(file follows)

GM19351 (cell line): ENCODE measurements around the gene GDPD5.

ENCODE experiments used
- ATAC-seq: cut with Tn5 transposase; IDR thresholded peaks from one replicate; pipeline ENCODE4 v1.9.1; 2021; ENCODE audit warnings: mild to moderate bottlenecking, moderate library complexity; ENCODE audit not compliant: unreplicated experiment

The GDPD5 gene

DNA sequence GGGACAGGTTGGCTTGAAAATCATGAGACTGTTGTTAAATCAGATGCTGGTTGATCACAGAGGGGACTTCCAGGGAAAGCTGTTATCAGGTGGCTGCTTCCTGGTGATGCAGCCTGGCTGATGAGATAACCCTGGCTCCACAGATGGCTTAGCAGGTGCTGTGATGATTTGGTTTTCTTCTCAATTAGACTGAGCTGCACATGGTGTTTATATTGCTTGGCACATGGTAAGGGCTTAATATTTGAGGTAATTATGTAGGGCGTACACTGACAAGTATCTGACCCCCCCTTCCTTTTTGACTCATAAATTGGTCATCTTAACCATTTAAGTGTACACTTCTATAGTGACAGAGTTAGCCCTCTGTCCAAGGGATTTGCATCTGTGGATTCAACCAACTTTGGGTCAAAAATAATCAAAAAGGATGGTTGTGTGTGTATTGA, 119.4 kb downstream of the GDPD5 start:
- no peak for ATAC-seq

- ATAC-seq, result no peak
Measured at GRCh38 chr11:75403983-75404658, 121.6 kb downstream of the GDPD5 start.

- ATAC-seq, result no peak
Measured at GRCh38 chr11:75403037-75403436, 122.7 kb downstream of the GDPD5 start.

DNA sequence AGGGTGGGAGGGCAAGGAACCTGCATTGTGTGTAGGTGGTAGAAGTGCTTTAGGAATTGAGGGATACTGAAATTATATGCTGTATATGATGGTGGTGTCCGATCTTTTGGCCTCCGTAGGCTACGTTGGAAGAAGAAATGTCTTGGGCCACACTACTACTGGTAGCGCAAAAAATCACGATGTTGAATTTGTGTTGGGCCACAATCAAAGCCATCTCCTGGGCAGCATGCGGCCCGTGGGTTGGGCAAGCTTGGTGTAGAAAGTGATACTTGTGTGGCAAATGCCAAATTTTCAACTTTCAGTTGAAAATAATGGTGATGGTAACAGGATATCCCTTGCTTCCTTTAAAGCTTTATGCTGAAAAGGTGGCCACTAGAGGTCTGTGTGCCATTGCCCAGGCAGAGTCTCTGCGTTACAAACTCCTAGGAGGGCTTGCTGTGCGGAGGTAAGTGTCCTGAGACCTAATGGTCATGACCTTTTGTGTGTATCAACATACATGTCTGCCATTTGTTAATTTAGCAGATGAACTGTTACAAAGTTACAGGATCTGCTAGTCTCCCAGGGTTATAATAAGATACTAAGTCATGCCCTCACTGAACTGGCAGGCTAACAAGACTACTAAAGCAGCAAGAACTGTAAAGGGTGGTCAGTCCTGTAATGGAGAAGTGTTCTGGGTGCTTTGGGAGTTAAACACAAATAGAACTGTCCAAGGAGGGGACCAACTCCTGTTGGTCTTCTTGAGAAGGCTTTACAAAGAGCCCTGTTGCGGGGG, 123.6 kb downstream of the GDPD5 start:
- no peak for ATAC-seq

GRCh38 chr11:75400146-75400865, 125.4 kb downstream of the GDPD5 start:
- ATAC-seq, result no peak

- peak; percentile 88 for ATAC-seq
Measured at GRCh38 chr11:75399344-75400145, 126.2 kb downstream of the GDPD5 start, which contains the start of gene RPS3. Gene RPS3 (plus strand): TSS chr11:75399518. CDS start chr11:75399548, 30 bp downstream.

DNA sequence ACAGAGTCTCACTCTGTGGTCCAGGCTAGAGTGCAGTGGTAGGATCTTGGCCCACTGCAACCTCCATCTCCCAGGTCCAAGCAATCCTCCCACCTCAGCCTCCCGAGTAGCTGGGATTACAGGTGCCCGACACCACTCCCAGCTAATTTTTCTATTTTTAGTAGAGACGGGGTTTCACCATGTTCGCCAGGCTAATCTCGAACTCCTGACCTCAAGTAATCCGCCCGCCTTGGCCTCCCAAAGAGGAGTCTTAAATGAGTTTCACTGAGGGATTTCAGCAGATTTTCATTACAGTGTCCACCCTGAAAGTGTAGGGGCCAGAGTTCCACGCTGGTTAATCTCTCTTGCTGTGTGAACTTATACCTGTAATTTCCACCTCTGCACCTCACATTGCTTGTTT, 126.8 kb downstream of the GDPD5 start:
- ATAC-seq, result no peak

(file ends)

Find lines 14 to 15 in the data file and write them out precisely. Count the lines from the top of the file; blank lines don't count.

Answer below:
- ATAC-seq, result no peak

- peak; percentile 88 for ATAC-seq